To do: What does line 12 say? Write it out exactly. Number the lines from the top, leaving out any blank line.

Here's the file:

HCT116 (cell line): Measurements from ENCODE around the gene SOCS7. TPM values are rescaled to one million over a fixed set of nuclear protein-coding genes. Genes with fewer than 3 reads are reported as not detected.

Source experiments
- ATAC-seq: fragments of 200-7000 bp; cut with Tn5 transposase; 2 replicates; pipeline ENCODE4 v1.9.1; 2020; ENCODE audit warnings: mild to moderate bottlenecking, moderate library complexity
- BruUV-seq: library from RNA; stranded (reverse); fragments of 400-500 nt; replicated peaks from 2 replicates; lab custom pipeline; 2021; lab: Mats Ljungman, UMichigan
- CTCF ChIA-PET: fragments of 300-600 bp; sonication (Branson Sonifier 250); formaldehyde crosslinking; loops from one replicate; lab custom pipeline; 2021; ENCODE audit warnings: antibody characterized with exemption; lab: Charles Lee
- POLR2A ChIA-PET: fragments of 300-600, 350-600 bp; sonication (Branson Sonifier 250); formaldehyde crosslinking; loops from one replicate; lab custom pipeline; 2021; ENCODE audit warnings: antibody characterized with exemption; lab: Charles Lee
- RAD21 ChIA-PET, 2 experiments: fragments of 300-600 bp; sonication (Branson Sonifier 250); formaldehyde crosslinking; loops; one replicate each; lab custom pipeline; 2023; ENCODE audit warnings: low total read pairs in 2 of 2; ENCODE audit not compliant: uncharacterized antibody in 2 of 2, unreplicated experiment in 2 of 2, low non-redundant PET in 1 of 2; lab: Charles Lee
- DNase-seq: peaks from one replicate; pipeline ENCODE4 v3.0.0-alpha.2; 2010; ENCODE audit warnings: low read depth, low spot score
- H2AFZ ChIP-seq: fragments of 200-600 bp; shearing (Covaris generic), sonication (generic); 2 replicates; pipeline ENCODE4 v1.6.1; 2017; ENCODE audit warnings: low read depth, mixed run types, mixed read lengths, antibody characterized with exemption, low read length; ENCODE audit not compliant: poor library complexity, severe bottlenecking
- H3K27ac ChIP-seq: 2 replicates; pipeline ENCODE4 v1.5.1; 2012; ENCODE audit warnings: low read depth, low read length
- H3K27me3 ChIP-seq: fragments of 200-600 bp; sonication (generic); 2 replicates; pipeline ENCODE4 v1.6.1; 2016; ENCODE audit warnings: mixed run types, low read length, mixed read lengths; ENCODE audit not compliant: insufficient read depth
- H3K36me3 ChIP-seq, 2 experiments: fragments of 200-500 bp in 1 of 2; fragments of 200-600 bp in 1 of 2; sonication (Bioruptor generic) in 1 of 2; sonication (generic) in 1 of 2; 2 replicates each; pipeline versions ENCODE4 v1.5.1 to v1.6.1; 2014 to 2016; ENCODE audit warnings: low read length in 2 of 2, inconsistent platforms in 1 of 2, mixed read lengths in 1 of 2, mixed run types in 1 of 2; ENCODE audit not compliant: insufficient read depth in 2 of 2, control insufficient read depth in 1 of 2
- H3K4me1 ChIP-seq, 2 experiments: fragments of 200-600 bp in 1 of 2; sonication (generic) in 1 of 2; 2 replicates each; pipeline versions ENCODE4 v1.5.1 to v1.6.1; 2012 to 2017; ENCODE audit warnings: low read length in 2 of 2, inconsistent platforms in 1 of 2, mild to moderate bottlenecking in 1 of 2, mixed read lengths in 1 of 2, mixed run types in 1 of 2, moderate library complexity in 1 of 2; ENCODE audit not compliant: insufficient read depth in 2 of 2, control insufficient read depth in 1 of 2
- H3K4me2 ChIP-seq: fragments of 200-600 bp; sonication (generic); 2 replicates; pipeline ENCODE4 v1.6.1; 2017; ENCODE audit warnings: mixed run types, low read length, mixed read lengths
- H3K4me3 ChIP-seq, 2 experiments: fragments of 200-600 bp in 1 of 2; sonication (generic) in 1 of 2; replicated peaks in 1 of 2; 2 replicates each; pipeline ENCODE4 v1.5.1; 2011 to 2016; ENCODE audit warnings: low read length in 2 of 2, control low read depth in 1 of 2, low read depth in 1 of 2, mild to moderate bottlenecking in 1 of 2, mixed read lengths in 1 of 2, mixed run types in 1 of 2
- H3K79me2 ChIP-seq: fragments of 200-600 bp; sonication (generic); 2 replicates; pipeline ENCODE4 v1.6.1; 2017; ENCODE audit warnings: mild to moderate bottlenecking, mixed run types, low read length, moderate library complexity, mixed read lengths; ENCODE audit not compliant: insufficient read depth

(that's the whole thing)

- H3K36me3 ChIP-seq, 2 experiments: fragments of 200-500 bp in 1 of 2; fragments of 200-600 bp in 1 of 2; sonication (Bioruptor generic) in 1 of 2; sonication (generic) in 1 of 2; 2 replicates each; pipeline versions ENCODE4 v1.5.1 to v1.6.1; 2014 to 2016; ENCODE audit warnings: low read length in 2 of 2, inconsistent platforms in 1 of 2, mixed read lengths in 1 of 2, mixed run types in 1 of 2; ENCODE audit not compliant: insufficient read depth in 2 of 2, control insufficient read depth in 1 of 2